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The costs of inflation – what have we learned?

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  • David Gillmore

    (Reserve Bank of New Zealand)

Abstract

This article reviews what we know about the long-run impact of inflation on economic growth. Economic theory tells us that both high inflation and deflation adversely affect the economy. Inflation tends to benefit the wealthy at the expense of the poor and those on fixed incomes and it reduces economic growth over the long term. The experiences of New Zealand and other industrialised countries since World War II generally support this negative long-term relationship between inflation and growth. The experience of Japan illustrates the negative impact of deflation. There is general agreement that both high inflation and deflation impact negatively on the economy. Recent empirical studies have estimated the level of inflation at which its long-run impact on growth becomes materially negative. For industrialised countries, this level is about 3 percent, while for developing countries it is around 11 to 12 percent.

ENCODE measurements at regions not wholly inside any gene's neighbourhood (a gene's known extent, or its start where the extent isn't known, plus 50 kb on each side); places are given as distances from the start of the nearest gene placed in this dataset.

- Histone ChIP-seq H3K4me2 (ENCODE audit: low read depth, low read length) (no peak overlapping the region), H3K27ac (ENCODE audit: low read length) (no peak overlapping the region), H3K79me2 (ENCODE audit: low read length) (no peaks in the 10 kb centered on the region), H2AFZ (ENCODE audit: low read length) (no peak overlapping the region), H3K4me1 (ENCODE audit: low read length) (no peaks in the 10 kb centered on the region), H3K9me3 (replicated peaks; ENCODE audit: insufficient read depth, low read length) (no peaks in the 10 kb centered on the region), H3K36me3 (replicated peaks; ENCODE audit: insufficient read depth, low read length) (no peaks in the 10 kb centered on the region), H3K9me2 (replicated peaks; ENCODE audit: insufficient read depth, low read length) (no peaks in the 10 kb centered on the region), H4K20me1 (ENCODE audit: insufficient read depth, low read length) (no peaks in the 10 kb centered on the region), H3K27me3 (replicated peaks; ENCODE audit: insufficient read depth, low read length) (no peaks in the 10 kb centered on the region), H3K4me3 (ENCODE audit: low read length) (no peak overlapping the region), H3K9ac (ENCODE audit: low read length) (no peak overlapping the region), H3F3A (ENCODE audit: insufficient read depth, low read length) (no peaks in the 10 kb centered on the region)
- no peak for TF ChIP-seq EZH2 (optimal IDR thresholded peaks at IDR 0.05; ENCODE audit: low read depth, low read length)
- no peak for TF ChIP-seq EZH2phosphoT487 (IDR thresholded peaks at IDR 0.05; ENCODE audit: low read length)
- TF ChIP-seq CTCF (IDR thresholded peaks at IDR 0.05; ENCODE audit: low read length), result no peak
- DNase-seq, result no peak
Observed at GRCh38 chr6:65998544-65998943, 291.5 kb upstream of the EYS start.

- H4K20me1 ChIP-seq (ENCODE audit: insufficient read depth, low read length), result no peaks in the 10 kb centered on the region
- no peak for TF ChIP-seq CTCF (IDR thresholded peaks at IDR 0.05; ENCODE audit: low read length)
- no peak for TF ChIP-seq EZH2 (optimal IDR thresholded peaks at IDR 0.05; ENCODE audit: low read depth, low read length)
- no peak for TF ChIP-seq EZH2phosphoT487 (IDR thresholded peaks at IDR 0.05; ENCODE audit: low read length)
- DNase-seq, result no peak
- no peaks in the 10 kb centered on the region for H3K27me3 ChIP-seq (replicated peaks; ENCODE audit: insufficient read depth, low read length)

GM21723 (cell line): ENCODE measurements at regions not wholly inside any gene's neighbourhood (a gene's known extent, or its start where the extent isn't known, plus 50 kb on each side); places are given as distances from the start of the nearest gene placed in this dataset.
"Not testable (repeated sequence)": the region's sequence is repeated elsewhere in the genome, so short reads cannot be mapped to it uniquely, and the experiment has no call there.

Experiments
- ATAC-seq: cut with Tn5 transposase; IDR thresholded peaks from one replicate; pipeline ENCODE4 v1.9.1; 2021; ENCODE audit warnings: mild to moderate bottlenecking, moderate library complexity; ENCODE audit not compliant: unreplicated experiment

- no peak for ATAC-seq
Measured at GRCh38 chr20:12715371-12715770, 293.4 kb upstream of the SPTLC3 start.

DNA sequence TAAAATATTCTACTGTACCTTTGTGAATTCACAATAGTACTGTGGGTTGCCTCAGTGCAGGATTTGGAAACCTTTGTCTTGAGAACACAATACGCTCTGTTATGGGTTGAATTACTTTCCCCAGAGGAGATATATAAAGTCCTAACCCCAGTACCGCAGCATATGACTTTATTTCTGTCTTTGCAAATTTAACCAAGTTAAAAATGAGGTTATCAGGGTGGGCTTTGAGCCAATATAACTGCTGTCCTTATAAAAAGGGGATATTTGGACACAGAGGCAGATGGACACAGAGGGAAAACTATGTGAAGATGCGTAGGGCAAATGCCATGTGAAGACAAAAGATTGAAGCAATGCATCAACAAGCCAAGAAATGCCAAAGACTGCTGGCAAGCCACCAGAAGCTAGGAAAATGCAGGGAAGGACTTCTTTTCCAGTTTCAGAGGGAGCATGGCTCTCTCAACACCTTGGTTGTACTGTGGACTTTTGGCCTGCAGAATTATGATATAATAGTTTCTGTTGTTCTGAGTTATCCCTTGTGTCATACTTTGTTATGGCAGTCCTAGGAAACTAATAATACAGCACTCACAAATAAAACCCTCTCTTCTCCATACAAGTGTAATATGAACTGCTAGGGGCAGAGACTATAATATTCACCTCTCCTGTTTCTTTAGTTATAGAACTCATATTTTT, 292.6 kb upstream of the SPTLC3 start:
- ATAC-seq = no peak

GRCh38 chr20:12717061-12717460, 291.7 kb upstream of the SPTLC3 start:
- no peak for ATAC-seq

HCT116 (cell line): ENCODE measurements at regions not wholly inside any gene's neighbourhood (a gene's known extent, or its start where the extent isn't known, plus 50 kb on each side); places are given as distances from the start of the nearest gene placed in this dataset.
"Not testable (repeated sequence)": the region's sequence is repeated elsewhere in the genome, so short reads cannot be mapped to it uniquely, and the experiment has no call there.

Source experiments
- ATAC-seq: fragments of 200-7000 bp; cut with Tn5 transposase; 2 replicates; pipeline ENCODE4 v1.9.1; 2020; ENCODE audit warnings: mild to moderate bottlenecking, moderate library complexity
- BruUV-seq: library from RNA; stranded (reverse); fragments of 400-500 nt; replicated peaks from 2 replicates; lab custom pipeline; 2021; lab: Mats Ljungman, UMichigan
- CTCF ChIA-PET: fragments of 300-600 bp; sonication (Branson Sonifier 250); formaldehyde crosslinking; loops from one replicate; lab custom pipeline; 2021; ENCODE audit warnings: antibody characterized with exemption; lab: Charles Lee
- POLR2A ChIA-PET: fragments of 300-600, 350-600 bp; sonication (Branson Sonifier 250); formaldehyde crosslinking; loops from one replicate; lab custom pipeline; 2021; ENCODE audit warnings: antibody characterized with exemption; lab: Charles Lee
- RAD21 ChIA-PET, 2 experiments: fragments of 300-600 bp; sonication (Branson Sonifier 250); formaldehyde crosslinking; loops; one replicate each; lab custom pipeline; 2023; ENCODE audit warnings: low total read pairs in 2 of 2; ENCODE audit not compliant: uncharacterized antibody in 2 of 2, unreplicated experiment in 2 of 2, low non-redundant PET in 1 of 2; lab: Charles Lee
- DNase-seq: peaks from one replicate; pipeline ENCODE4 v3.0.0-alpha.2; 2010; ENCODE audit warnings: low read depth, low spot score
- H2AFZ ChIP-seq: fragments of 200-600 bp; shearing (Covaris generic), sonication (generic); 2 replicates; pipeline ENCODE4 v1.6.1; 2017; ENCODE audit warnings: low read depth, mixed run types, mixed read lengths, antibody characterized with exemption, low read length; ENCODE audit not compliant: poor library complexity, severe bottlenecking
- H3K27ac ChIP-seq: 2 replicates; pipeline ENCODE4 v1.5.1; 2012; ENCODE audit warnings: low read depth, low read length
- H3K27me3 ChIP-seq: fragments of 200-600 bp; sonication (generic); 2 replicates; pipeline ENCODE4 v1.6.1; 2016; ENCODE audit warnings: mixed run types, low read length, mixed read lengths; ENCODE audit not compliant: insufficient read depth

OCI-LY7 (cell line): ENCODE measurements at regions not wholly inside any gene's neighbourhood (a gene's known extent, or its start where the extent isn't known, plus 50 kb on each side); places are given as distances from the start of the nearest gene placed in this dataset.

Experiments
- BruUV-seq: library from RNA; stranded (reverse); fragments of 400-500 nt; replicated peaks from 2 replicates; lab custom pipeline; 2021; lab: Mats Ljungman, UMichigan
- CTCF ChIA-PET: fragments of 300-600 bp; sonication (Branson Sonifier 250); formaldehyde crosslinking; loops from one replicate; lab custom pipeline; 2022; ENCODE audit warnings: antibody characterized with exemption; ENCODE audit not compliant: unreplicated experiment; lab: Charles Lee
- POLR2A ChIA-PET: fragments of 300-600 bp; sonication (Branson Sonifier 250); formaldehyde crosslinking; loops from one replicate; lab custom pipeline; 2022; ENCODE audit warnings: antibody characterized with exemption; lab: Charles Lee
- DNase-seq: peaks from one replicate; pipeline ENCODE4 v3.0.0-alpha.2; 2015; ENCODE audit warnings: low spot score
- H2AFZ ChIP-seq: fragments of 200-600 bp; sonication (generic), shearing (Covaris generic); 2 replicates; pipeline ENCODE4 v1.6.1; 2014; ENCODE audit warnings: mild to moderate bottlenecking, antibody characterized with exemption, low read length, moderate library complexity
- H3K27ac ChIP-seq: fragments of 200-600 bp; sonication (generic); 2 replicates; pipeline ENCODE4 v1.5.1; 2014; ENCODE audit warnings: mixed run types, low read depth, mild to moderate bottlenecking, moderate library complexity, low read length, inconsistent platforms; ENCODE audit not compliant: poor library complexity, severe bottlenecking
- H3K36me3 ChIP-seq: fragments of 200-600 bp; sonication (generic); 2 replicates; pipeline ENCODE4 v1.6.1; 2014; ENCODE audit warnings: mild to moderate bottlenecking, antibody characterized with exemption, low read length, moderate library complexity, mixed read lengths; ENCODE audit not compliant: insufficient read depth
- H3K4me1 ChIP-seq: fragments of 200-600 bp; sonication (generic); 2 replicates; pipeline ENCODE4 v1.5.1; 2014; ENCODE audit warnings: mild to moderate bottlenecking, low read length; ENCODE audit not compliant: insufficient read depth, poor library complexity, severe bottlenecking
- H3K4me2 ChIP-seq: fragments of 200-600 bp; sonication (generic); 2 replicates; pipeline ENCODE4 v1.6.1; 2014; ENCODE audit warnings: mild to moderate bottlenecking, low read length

Suggested Citation

  • David Gillmore, 2008. "The costs of inflation – what have we learned?," Reserve Bank of New Zealand Bulletin, Reserve Bank of New Zealand, vol. 71, September.
  • Handle: RePEc:nzb:nzbbul:september2008:4
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    File URL: http://www.rbnz.govt.nz/-/media/ReserveBank/Files/Publications/Bulletins/2008/2008sep71-3gillmore.pdf
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    Cited by:

    1. Ross Kendall & Tim Ng, 2013. "The 2012 Policy Targets Agreement: an evolution in flexible inflation targeting in New Zealand," Reserve Bank of New Zealand Bulletin, Reserve Bank of New Zealand, vol. 76, pages 3-12, December.

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